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Sognefjord, near Bergen is Norway's longest and deepest fjord
Sognefjord, near Bergen is Norway's longest and deepest fjord

Bergen is known as the gateway to the fjords and that was what had brought us to the city in the first place. Early next morning, we embarked on a boat for the Sognefjord trip. This fjord is Norway’s longest and deepest, and yet there are spots where it is so narrow that land seems within touching distance. Sailing along snow-capped mountains, steep cliffs, huge glaciers and cascading waterfalls, one is left spellbound. We sailed for four hours before arriving at the town of Leikanger, where we took a break.

A car took us to the small town of Solvorn on the adjacent Lustrafjord where we checked into the famous Walaker Hotel, said to be the oldest hotel in Norway. The establishment started as an inn in 1640.

The hotel has been run by the same family since 1690 and the staff is most hospitable. On learning that we were vegetarians, a special dinner was prepared matching the regular one course for course. In the evening, we took a ferry across the bay to the Urnes Stave Church. The timber for this wooden church was felled in 1129-30 and the church has been built four times, with a hundred years passing between the first and the fourth construction.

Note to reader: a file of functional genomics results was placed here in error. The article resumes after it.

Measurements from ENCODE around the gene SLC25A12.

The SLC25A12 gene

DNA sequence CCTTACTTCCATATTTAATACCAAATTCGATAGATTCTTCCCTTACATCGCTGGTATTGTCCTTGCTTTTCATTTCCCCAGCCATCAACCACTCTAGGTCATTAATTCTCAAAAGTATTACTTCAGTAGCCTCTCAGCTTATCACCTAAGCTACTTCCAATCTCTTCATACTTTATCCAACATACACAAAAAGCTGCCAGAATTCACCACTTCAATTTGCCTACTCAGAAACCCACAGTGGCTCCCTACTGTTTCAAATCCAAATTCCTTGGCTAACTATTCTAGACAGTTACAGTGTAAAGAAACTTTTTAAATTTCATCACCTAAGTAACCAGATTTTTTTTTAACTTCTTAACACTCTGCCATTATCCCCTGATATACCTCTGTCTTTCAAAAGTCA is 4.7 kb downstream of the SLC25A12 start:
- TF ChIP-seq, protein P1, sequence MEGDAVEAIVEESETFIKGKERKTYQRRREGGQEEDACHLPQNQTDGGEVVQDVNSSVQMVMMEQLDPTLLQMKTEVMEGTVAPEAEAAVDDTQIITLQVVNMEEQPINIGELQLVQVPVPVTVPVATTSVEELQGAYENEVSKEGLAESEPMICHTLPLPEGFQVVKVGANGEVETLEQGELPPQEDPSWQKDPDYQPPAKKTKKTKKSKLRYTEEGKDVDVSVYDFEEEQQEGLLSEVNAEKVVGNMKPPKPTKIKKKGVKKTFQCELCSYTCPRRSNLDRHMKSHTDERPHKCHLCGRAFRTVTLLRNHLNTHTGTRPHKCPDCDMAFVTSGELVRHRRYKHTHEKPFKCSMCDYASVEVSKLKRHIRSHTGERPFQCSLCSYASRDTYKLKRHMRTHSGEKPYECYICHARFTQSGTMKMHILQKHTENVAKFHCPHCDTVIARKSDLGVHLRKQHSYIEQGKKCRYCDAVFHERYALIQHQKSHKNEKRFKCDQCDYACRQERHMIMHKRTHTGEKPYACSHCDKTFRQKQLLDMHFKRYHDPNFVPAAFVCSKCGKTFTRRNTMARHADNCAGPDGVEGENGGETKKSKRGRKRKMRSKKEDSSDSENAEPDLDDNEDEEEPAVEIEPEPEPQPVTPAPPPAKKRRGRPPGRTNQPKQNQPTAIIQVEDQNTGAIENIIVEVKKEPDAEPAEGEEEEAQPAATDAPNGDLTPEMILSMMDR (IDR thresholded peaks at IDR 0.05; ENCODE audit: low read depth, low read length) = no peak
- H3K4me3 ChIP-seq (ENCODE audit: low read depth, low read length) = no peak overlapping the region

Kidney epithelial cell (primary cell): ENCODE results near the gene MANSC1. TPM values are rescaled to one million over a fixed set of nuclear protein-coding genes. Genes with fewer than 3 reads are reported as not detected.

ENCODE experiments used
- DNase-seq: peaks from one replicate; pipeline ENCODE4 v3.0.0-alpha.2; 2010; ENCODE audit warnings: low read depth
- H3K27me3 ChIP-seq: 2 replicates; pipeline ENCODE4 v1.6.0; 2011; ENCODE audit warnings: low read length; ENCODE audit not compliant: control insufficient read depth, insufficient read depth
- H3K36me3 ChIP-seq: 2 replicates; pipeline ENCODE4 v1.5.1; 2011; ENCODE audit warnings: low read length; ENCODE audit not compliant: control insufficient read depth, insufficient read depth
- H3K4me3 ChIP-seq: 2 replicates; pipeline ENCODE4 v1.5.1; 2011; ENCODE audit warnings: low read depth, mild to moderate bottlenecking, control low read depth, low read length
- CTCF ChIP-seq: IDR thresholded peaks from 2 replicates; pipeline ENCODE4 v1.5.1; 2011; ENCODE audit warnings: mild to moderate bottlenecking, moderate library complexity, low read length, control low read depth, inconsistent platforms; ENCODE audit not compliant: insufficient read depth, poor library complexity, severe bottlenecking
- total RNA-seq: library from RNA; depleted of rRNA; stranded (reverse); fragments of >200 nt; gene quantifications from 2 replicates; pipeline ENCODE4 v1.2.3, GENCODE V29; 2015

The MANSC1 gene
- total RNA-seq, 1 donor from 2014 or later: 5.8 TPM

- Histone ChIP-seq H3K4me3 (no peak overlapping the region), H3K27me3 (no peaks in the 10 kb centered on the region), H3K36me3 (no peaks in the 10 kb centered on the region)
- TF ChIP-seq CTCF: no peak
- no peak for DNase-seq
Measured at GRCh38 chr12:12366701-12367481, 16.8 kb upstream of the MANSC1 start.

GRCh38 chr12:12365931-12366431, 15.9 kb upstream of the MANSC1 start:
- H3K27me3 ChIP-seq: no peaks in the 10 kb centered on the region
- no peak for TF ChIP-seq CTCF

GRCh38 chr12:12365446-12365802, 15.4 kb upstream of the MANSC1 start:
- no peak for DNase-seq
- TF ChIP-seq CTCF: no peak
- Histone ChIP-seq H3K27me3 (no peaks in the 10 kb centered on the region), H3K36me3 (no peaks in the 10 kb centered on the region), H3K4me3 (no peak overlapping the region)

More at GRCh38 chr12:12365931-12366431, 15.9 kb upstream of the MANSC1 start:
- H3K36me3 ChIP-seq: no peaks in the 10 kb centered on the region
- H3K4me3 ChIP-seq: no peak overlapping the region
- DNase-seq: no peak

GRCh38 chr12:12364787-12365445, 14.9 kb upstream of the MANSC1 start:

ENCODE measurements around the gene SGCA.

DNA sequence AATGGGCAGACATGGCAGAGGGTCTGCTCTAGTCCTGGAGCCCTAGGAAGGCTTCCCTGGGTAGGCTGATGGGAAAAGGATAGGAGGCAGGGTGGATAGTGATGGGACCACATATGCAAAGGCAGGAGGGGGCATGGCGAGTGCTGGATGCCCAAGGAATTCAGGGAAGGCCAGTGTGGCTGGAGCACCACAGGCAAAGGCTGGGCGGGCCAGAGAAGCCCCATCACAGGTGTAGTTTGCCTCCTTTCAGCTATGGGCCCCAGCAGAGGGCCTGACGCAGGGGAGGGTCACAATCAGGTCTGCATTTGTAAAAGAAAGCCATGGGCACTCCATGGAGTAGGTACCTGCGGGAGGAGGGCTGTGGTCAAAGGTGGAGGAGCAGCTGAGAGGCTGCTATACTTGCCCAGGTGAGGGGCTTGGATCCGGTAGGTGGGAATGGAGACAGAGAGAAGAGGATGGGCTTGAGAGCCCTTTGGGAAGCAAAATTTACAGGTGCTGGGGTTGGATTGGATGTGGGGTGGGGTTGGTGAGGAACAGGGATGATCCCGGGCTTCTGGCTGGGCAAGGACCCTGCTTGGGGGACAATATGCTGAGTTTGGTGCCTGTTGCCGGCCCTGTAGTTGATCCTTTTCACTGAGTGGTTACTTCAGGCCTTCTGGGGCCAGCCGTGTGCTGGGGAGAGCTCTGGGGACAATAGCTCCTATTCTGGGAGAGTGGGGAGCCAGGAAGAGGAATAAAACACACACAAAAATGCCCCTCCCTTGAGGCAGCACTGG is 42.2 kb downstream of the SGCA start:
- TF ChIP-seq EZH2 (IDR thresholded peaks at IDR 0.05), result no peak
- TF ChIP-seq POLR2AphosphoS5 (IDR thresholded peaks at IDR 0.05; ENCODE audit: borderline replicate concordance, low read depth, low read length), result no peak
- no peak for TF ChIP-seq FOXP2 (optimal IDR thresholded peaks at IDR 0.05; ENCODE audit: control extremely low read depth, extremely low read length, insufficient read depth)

After breakfast next day, we drove back to Leikanger and caught a boat to complete the remaining one and a half hour fjord journey to Flåm, where we would take the famous Flåm railway to Myrdal. The railway is said to be the only one in the world of adhesion type on normal tracks with the steepest climb. After 17 years of labour, the railway was opened for steam trains on 1st August 1940 and for electric trains in 1944. The train takes an hour to cover the 20km track through 20 tunnels, climbing from 2m at Flåm to 866m at Myrdal.

The view from the train is spectacular, typical of the Norwegian mountain landscape complete with its lakes, ravines, waterfalls, valleys and avalanche sites. En route, the train stopped close to the Kjosfossen or Kjos waterfall. On the hills next to the fall, girls dressed as fairies danced enchantingly to music.

From Myrdal, we boarded a train to Oslo where we headed straight to the Grand Hotel. The historic hotel is the annual venue of the Nobel Peace Prize; the prize winners are accommodated in the Nobel suite. It also houses the Grand Café, where the country’s most famous playwright, Henrik Ibsen, ate daily. For our neighbour, we had the then US Secretary of State, John Kerry, whose security personnel asked us every time we returned to the hotel if we were sure we were on the right floor.